They also re-sided the barn with shingles. The re-siding required the erection of a scaffolding "pump jack system" that would allow the workers to advance up the side of the building as they installed the shingles. The pump jack system consisted of poles that were made of two "two-by-fours" that were nailed together, a mechanical pump that was similar to a car jack, a bracket and an adjustable aluminum or wooden plank, called "a pick." The height of the scaffold was created by nailing together overlapping two-by-fours of various lengths. A metal collar was screwed into a beam on the barn's roof with an "L" bracket to hold the poles erect and to keep the planks suspended if a lower portion of the poles broke.

Plaintiff had worked on the pump jack system with Bob on five other projects, but he had never erected the system. In his deposition, plaintiff said he and Villa started to erect the pump jack, but they "ran into trouble and Bob showed up and Bob finished helping us."

The "trouble" was that two of the two-by-four pump jacks "snapped." Plaintiff testified at his deposition:

Bob kept the poles, the real long poles he kept out in his yard. He saved a lot of wood from the jobs. He had -- out beyond his barn he had a big pile of wood, pump jacks, planks that he would keep out there. These are -- we really don't use the long two by four pump jacks often. These were built for another job approximately two years before this job. After the job, instead of throwing them away, Bob stored them out in the yard. When we did this job, he told us to grab the four pump jacks and bring them to the job. We brought them to the job. . . . [W]e got to the job. He told me and G to start erecting them. The first one we were erecting snapped. We went onto the second one. We were walking it up. It got to a certain point and it snapped.

I called Bob on his cell and told him the pump jacks are old and brittle. I felt they were old and brittle.

He said he was five minutes out and when he came he would look at it. When he showed up, he said instead of going out and buying new lumber, we'll tie a rope to the end, have G go up on the roof and pull it up that way and I footed it. . . . G pulled it up and I walked it up so it wouldn't snap. He said . . . once they were erected straight up and down they were strong as steel. [(Emphasis added).]

Plaintiff screwed the top of the system to the roof beam. In his deposition, he estimated the scaffold was "[a]pproximately 25 to 30 feet" high.

Once the pump jacks were set up, plaintiff left for a one-week vacation. While he was gone, Bob and Villa began on one side of the barn, and when plaintiff returned, he and Villa continued to work on that same side. Bob would check their work at the end of the day. They gradually raised the pick as they worked up the side of the barn.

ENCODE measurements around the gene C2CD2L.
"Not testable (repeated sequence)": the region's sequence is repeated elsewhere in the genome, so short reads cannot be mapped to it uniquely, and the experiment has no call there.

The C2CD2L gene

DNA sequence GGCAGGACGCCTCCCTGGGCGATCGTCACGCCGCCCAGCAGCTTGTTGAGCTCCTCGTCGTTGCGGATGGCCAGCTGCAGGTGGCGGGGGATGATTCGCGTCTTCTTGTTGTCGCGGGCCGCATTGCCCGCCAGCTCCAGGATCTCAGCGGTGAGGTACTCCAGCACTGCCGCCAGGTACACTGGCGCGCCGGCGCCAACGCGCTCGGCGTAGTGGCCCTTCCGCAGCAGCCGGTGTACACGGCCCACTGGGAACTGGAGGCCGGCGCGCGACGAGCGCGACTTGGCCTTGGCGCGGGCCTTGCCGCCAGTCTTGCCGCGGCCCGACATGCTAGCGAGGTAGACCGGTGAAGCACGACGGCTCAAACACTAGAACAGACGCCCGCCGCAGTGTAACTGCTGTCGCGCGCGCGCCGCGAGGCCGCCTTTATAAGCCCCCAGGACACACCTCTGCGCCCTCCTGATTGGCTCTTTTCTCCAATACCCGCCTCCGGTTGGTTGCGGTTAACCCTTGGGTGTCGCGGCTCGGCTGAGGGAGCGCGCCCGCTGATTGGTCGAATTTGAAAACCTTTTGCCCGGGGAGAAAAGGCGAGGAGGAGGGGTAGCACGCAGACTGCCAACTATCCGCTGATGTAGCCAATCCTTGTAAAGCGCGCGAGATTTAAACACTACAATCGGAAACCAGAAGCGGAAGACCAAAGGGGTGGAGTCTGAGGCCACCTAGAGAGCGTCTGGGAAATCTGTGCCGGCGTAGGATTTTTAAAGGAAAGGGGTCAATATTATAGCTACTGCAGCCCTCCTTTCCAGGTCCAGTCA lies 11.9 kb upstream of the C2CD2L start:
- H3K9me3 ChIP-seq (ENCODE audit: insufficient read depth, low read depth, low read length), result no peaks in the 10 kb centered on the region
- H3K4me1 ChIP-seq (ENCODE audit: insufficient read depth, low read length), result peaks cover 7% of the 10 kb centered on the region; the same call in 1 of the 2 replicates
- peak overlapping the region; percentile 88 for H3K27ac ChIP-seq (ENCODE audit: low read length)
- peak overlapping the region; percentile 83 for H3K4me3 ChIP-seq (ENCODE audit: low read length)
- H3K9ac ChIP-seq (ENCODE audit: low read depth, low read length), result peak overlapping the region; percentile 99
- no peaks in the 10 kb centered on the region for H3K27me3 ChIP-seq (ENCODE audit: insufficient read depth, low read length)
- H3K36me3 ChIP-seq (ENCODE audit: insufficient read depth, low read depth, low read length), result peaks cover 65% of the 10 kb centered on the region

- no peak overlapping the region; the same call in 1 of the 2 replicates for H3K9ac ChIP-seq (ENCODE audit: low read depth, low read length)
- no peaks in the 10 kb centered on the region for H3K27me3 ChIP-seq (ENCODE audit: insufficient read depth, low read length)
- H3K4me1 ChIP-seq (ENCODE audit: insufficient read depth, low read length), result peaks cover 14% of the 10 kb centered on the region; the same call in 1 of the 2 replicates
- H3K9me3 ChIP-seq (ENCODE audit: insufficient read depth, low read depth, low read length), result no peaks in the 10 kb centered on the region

Plaintiff had been working on the re-siding at a height of between 25-30 feet for approximately two weeks when the scaffold collapsed on October 22, 2003, and plaintiff was seriously injured.

Plaintiff stated that the wooden pump jack "snapped." "[T]he force of the weight . . . ripped" and detached the "L" bracket from the roof, and the entire system fell to the ground. With the exception of the set-up day, during the two weeks plaintiff had used the scaffolding, he had not noticed anything that caused him concern or indicated there might be a problem. He saw no cracking wood or other indication the pole might break.

However, he also said that when they had worked on the front and side of the barn in July, "one of the pump jacks started to blow out and we took it down and put more nails in it and put it back up." Plaintiff asked Bob for a safety harness and Bob told him, "We don't have one, tie a rope around [yourself]." Plaintiff claimed Bob also had failed to provide him with a hard hat despite his requests for one.

Bob examined the collapsed scaffolding when he returned from vacation. He said there was "a knot" at the joint where they had nailed together the two-by-fours, "and it just weakened that position."

The parties disagreed about who had placed the scaffolding into position with Bob asserting that plaintiff had moved the scaffolding to work on another side. Bob claimed that photographs showed that the poles had been placed directly onto the ground, but "they're usually set on a piece of wood so they don't sink." "They should have been tied into the building," but he did not see that they were.

In addition, the photographs showed no rail which, according to Bob, normally would have been placed behind the worker. The rail was created by a two-by-four lashed to the system with wires, and it was the responsibility of the person working on the system to put on the rail. Bob said the system rails were in place when he used it for the other sides of the barn.